fractions of a percentage point swing to go the other way. As Beamer

says: 'You need to interest young voters and the web is potentially good

for that.'

And it is also not just those youngsters of voting age who are important

- 14 to 17-year-olds are also targets. Beginning an online relationship

with them now stands a chance of bearing fruit later. But

co-founder Stefan Shakespeare is unconvinced: '(Parties) are going to

take ages to get to this stuff. It's several steps too far. People are

not geared up for campaigning online yet although parties are using it

an awful lot internally. They will look back on missed


Mike Hepburn, executive producer at politics website,

believes that perspective is crucial: 'Is this an e-election? No. The

technology has to become quicker and simpler and that will probably come

with digital TV. There are mixed messages from the US in terms of how

effective it was as a communications tool. It is important to be

sensible about it: it's one of a number of campaigning tools along with

newpapers, TV, radio, knocking on doors, pamphlets - but it's an

important one.'

One view suggests that the next election but one, which could be as

early as 2005, will do for the internet what the 1950 model did for TV

as an election tool. By then, of course, you may switch on your TV to

discover an e-mail from a politician of the day asking for your


'I'd be surprised if it takes a term or two,' Shakespeare says. 'The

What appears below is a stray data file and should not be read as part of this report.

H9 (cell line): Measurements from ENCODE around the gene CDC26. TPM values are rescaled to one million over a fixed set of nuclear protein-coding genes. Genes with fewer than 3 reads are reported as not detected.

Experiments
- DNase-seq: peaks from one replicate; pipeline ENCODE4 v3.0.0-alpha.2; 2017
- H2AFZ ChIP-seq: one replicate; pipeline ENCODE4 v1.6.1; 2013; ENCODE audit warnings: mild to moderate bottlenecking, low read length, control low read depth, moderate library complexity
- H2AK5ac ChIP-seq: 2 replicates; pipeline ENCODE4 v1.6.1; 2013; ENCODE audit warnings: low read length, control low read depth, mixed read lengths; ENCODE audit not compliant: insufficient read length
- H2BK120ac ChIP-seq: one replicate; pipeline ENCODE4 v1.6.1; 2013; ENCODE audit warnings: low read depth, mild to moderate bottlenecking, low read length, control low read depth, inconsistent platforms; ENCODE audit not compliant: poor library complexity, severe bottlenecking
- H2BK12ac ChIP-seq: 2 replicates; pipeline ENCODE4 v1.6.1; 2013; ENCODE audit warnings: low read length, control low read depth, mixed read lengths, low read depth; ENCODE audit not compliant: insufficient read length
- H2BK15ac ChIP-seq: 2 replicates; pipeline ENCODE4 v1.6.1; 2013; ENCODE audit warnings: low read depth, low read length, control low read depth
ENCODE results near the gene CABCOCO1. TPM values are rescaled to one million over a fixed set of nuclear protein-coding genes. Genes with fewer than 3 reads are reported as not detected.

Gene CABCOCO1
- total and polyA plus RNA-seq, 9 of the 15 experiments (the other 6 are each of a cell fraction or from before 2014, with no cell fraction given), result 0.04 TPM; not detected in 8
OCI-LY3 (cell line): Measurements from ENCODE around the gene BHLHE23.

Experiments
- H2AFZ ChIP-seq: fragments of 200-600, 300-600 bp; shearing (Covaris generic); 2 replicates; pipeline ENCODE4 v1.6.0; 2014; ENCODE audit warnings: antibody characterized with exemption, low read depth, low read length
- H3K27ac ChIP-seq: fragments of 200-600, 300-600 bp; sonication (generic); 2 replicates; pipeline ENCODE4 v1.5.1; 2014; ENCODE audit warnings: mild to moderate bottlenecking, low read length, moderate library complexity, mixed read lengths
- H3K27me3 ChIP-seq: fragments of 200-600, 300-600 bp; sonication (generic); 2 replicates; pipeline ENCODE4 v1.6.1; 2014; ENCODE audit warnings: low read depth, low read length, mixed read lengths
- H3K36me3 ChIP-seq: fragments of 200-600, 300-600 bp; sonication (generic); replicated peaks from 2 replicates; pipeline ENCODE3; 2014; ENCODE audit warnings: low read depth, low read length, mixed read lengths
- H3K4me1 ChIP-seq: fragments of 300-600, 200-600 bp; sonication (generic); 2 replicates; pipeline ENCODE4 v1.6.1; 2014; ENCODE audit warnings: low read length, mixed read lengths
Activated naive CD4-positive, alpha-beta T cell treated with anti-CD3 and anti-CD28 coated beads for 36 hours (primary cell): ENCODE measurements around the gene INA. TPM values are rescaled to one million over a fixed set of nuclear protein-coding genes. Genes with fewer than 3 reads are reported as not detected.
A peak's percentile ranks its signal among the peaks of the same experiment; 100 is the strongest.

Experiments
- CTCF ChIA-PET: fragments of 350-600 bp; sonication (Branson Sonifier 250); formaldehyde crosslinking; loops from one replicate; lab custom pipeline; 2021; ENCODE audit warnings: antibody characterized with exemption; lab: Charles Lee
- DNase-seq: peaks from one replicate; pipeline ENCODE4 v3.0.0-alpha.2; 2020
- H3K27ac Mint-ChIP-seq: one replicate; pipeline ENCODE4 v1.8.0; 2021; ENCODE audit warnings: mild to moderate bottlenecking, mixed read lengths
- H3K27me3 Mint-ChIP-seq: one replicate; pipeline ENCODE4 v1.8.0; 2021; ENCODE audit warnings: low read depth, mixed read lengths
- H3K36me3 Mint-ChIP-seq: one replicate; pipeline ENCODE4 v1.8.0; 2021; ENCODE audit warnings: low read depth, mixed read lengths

first election (where the internet will be significant) is the next

London mayoral elections. Any candidate who doesn't use it in a big way

would be crazy. If it was me, I'd think very hard about what was

interesting to people. There is a great danger for political


That danger is in producing terminally dull material for the internet

and expecting people to get excited about it. 'The critical thing is

finding a reason to go to websites and that means finding content that's

attractive,' says Beamer.

As an information source, the internet is undeniably useful and this

will be in evidence over the next couple of months. But while it remains

computer-based, it is not a medium of mass communication - although as

other business sectors increase the amount of activity they conduct

online, political parties should be emboldened. Still, for the moment at

least, UK politicians remain behind their US counterparts in many

respects. For example, at last year's presidential election Tipper Gore

sent out online messages to voters relating her husband's social policy

to her own experience as wife and mother. As Wegg-Prosser says: 'I doubt

that Cherie will be sending many e-mails.'

But what if you scroll on a few years to a short, personalised letter

from the Prime Minister which appears when you flick on Coronation

Street? That may be something else entirely.


Charles Lewington ... former Tory director of communications

'We are a long way behind the Americans in the sophistication of online

campaigning and the money invested in it. In the closing days of the US

presidential campaign, a raft of citizen-created vote-swapping sites

went online to let supporters of Ralph Nader in marginal states trade

their votes with Gore supporters in states where Gore's support was

strong. I doubt we'll see the same here.

'The pounds 20m cap on general election funding puts severe limitations

on what parties can deliver. Personally, I am a bit of a sceptic about

web-based advertising as there are too many surveys saying that people

don't notice them. What remains important is how politicians communicate